The novel is a dark, deeply unsettling tale of a tenuous sibling relationship, loneliness, isolation and the challenges of caregiving. It’s a first person narrative from the point of view of the unnamed handicapped sister, and it gradually becomes apparent that she could well be unreliable. For instance, we are shown instances of how her sister Ragna is cruel to her, but as readers we realize that the responsibility of looking after her sister coupled with her continuous demands has taken its toll on Ragna too. It begs the question – Who is really cruel to whom? I read The Looking Glass Sisters as soon as it was published (in 2015), and even all those years later, there are aspects of it that have stayed with me even today. It remains one of my favourite Peirene titles.

SOVIET MILK by Nora Ikstena (tr. Margita Gailitis)

The first in Peirene’s excellent ‘Home in Exile’ series, Soviet Milk is a poignant tale of a mother and her daughter and the difficult life they are forced to live in Latvia, which is under Soviet occupation. It explores the notion of motherhood, oppression, the freedom to choose one’s calling in life and the frustration of living in exile.

The novel is set over a period of time – from 1944 to the fall of the Berlin Wall – and is narrated in the first person and alternates between the central character (the mother) and her daughter. The characters are not named and to us they are referred to as the mother, the daughter and the grandmother.

Despite her mother’s moods and descent into depression, the daughter is more positive and pragmatic as she goes about her life. She also finds relief in the strong attachment she shares with her grandmother and step grandfather. Yet, her beliefs in the State are tested when under the tutelage of a brilliant teacher, her eyes are opened to a whole new world of knowledge and ideas.

SHADOWS ON THE TUNDRA by Dalia Grinkeviciute (tr. Delija Valiukenas)

In those horrific days of the Second World War, Dalia and her family (mother and brother), along with a host of fellow Lithuanians were deported to Siberia to work in labour camps there. In a harsh and tough environment, where blizzards recurred often, the weather was bitingly cold, and where the living conditions were ghastly, Dalia survived that period on true grit, hope, and sheer willpower.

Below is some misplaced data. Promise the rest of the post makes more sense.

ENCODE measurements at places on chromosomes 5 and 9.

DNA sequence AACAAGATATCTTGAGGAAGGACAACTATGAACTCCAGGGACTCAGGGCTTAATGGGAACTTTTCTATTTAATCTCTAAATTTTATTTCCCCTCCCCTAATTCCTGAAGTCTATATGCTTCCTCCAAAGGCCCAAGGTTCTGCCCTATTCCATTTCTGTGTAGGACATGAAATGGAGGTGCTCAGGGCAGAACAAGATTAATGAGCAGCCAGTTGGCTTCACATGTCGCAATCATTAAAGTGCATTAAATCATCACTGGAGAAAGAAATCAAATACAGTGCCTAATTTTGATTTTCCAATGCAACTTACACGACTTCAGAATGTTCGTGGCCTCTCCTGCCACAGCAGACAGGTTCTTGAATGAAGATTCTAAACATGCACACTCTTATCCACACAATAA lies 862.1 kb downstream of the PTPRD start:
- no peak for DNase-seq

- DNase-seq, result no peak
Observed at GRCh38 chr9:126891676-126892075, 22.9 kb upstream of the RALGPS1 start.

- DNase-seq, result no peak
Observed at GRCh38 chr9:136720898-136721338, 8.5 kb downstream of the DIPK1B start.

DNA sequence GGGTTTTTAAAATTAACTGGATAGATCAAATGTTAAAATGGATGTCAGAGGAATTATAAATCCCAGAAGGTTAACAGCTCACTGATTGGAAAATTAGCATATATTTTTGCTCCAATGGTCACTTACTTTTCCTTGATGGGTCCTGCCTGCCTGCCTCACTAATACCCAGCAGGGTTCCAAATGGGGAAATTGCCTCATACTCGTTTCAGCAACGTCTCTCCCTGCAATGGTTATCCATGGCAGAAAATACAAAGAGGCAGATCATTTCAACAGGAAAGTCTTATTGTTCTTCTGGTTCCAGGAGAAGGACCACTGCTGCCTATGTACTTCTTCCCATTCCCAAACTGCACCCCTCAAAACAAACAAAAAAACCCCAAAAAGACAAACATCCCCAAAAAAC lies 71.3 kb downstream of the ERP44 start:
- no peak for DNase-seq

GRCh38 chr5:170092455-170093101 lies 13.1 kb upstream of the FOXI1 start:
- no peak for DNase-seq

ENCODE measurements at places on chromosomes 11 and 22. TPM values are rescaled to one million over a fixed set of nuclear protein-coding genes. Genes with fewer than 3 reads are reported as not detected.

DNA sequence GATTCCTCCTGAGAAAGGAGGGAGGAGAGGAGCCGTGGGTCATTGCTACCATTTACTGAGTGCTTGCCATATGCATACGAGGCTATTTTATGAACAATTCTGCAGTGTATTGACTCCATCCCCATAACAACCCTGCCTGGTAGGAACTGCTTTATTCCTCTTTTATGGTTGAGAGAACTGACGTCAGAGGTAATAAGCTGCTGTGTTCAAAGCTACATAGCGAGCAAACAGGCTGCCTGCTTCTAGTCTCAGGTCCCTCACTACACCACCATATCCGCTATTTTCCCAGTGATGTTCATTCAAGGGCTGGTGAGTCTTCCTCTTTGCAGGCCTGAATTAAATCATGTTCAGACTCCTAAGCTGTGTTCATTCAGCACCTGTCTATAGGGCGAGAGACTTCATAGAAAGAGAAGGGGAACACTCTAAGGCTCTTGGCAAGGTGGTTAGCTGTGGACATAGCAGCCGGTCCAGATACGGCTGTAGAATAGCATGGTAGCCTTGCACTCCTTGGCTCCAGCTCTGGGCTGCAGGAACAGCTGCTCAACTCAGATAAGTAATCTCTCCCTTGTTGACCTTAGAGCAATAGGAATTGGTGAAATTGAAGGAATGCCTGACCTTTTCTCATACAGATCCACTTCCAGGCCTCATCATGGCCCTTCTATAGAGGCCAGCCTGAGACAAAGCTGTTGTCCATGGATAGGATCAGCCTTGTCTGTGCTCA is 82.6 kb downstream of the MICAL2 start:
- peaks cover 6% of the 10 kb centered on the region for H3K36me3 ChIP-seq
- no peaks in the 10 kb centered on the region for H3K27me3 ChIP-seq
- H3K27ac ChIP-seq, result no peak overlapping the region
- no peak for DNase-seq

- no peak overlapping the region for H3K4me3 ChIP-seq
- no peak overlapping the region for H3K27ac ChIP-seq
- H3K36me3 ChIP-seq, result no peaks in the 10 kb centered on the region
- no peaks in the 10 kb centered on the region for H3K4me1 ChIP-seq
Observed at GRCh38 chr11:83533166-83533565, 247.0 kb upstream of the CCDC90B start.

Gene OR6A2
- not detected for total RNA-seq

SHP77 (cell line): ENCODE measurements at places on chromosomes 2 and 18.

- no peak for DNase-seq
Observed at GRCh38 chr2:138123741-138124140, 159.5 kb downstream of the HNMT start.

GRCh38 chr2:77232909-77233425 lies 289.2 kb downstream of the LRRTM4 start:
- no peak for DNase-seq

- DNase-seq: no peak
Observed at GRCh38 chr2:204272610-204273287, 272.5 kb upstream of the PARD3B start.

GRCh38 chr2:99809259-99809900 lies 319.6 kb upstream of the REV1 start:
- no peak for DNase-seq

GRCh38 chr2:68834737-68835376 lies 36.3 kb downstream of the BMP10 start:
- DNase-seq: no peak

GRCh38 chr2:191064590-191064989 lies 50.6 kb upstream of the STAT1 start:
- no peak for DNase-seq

She wrote her memories on scraps of paper and buried them in the garden, fearing they might be discovered by the KGB. They were not found until 1991, four years after her death. Shadows on the Tundra is the story that Dalia buried, and is the second book in Peirene’s excellent ‘Home in Exile’ series.

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The Ice Palace – Tarjei Vesaas (tr. Elizabeth Rokkan)

Norway is a country of gorgeous scenery. When I visited it a couple of years ago, I was stunned by the beauty of its fjords and the charm of its small towns. It was also where I was treated to a fabulous display of the Northern Lights!

But besides nature, Norway also has a strong literary heritage as I am beginning to discover. Two months in and I have already savoured the novels of two Norwegian authors. One was the existential Novel 11, Book 18 by Dag Solstad, which I had reviewed on my blog earlier. The other is the one I will be reviewing now – The Ice Palace by Tarjei Vesaas.

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Peter Owen Cased Classics Edition

The Ice Palace is a haunting tale of two 11-year old girls Siss and Unn. When the novel opens, it is a cold winter’s evening and Siss is one her way to Unn’s house.

Siss thought about many things as she walked, bundled up against the frost. She was on her way to Unn, a girl she scarcely knew, for the first time; on her way to something unfamiliar, which was why it was exciting.

Those lines are intriguing and we get a whiff of an intense friendship about to develop between them.

We then learn that Unn lost her unwed mother last spring. Having never met her father, she now comes to live in the village with her only relative – Auntie.

From the beginning it is clear that Unn is shy, likes to be alone and does not participate in the activities of the other children.

Siss, on the other hand, is a lively girl, always at the centre of her friends circle and tries her best to persuade Unn to join them.

And yet, despite their different personalities, they are drawn to each other, finally culminating in Unn asking Siss to come to her house one evening.

This is where it gets intense, sensual even and the meeting between the two girls is so electric, it crackles.

Four eyes full of gleams and radiance beneath their lashes, filling the looking glass. Questions shooting out and then hiding again. I don’t know; gleams and radiance, gleaming from you to me, from me to you, and from me to you alone – into the mirror and out again, and never an answer about what this is, never an explanation. Those pouting red lips of yours, no, they’re mine, how alike! Hair done in the same way, and gleams and radiance. It’s ourselves!

These are the tentative beginnings of a deep friendship as both the girls are trying to figure each other out.

We get to a pivotal moment in their conversation, an exchange (and what it implies) that Siss will have difficulty in conveying to adults later on in the novel.

After a long silence Unn said, ‘Siss.’

The start!

‘Yes?’

‘There’s something I want – ‘ said Unn, flushing.

Siss was already embarrassed. ‘Oh?’

‘Did you see anything on me just now?’ asked Unn quickly but looking Siss straight in the eyes.

Siss became even more embarrassed. ‘No!’

‘There’s something I want to tell you,’ began Unn again, her voice unrecognizable.

Siss held her breath.

Unn did not continue. But then she said, ‘I’ve never said it to anyone.’

Siss stammered, ‘Would you have said it to your mother?’

‘No!’

Silence.

Siss saw that Unn’s eyes were full of anxiety. Was she not going to tell her? Siss asked, almost in a whisper, ‘Will you say it now?’

Unn drew herself up. ‘No.’

‘All right.’